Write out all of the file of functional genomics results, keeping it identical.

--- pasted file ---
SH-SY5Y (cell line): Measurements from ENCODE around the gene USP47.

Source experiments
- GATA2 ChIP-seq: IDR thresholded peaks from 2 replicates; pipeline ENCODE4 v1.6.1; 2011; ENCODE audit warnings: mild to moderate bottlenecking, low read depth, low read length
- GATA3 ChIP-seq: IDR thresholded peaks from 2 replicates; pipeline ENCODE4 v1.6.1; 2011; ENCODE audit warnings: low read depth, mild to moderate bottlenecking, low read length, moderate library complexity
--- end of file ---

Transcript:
SH-SY5Y (cell line): Measurements from ENCODE around the gene USP47.

Source experiments
- GATA2 ChIP-seq: IDR thresholded peaks from 2 replicates; pipeline ENCODE4 v1.6.1; 2011; ENCODE audit warnings: mild to moderate bottlenecking, low read depth, low read length
- GATA3 ChIP-seq: IDR thresholded peaks from 2 replicates; pipeline ENCODE4 v1.6.1; 2011; ENCODE audit warnings: low read depth, mild to moderate bottlenecking, low read length, moderate library complexity